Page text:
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With that, my time traveling solo in Athens came to an end. I know a lot of people skip Athens and head straight to the islands when they visit Greece. I really enjoyed my time in Athens and recommend you spend a day or two there when you head to Greece. It is worth your time.

To read about my time with Amy and her friends on Skiathos and my time on Mykonos and Santorini, including how I got stuck on Mykonos, click here.

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Hello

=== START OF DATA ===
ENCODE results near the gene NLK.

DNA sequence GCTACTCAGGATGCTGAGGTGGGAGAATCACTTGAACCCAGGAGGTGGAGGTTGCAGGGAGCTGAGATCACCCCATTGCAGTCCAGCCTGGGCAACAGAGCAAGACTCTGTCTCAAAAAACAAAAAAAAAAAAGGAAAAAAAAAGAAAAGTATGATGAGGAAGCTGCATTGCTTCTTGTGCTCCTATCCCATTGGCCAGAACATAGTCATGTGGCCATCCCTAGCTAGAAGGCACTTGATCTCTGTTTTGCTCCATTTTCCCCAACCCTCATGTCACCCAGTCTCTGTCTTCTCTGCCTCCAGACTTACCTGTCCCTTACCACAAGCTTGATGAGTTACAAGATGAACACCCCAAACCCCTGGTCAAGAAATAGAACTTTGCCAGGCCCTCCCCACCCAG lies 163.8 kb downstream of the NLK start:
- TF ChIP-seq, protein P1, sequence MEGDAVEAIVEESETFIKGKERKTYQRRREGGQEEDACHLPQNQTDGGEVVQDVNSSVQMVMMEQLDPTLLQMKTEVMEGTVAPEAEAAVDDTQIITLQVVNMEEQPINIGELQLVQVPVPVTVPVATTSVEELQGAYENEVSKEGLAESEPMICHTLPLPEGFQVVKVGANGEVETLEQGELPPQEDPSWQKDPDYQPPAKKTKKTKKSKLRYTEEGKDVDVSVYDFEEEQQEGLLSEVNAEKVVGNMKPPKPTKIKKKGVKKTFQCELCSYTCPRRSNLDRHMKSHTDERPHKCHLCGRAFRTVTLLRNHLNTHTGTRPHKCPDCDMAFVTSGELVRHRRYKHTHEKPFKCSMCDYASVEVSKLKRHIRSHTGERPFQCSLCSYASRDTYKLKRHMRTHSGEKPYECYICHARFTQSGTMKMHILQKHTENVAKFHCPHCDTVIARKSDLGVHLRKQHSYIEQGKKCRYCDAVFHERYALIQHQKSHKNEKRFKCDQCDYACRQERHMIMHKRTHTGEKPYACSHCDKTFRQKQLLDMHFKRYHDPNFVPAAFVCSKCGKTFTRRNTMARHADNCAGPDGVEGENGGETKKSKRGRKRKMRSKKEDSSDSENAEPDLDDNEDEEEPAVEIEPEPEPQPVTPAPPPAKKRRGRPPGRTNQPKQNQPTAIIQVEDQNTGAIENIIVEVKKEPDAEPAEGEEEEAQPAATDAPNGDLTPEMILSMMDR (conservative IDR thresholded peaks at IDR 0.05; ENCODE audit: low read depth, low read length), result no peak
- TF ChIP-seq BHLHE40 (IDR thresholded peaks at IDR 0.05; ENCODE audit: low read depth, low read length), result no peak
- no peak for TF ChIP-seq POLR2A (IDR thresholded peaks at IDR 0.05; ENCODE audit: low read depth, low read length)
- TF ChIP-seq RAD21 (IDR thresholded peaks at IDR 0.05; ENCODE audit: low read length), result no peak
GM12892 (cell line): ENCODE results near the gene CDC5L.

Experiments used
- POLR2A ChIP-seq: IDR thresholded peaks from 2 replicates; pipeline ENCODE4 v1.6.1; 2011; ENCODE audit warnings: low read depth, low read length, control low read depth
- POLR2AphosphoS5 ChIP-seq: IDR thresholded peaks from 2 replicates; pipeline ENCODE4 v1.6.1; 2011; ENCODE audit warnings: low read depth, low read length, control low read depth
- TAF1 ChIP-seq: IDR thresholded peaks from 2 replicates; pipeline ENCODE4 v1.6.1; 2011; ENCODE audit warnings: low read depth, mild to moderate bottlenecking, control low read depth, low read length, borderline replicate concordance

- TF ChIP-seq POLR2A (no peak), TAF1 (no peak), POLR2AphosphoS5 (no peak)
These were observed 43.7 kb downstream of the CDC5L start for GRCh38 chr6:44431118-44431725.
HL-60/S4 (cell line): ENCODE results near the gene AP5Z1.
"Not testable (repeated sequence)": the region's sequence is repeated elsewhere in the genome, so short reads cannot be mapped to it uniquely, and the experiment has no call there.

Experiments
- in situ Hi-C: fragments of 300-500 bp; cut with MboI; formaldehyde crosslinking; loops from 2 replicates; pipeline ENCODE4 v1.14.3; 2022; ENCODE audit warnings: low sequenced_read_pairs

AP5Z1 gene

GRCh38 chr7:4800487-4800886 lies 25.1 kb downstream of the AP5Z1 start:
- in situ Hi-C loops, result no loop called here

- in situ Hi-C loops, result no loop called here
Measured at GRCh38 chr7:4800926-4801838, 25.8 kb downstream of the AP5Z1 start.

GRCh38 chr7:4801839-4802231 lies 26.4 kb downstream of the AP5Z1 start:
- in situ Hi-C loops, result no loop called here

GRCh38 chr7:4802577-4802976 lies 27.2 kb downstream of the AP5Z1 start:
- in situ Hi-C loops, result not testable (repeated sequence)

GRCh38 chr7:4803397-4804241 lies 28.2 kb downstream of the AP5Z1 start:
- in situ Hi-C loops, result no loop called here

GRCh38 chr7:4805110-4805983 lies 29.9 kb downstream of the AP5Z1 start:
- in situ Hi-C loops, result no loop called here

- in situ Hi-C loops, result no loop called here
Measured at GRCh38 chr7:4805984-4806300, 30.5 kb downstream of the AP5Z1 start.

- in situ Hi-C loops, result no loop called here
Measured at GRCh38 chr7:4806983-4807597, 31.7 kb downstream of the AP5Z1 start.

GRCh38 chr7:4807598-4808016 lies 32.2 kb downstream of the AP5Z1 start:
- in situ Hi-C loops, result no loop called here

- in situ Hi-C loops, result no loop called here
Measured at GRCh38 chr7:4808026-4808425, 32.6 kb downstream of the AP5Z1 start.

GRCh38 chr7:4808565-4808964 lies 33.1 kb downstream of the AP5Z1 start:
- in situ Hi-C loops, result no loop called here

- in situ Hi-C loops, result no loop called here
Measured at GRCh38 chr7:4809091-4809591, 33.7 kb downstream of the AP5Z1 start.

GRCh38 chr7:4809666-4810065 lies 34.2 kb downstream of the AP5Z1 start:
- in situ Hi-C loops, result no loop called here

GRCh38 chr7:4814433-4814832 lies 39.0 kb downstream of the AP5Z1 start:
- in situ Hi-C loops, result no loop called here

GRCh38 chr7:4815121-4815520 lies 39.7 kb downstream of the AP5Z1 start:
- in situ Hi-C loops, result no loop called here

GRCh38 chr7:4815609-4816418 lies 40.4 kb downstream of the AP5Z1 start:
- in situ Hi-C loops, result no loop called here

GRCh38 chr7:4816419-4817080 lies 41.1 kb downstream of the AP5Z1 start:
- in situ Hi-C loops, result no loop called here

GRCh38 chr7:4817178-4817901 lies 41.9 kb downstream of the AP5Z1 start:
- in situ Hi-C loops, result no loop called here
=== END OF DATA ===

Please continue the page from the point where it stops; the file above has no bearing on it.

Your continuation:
Welcome to my blog! I have been wanting to start a blog for a couple of years but didn’t know where to start. As usual, fate puts people in our lives at the right time. Upon starting a new job at my current company, one of my co-workers, Chika, shared her blog with me and encouraged me to get mine started up. Her blog has been an inspiration to me and I am so thankful for her friendship and advice.

I look forward to sharing my stories, adventures and lessons learned. The name of this site – Vicariously Through You – is a phrase I hear from family and friends a lot. I hope this site helps them not only live vicariously through me, but to be adventurous and plan trips of their own.

You should go check out Chika’s blog too! https://antibland.wordpress.com/

Maui
Me in Hawaii in 2013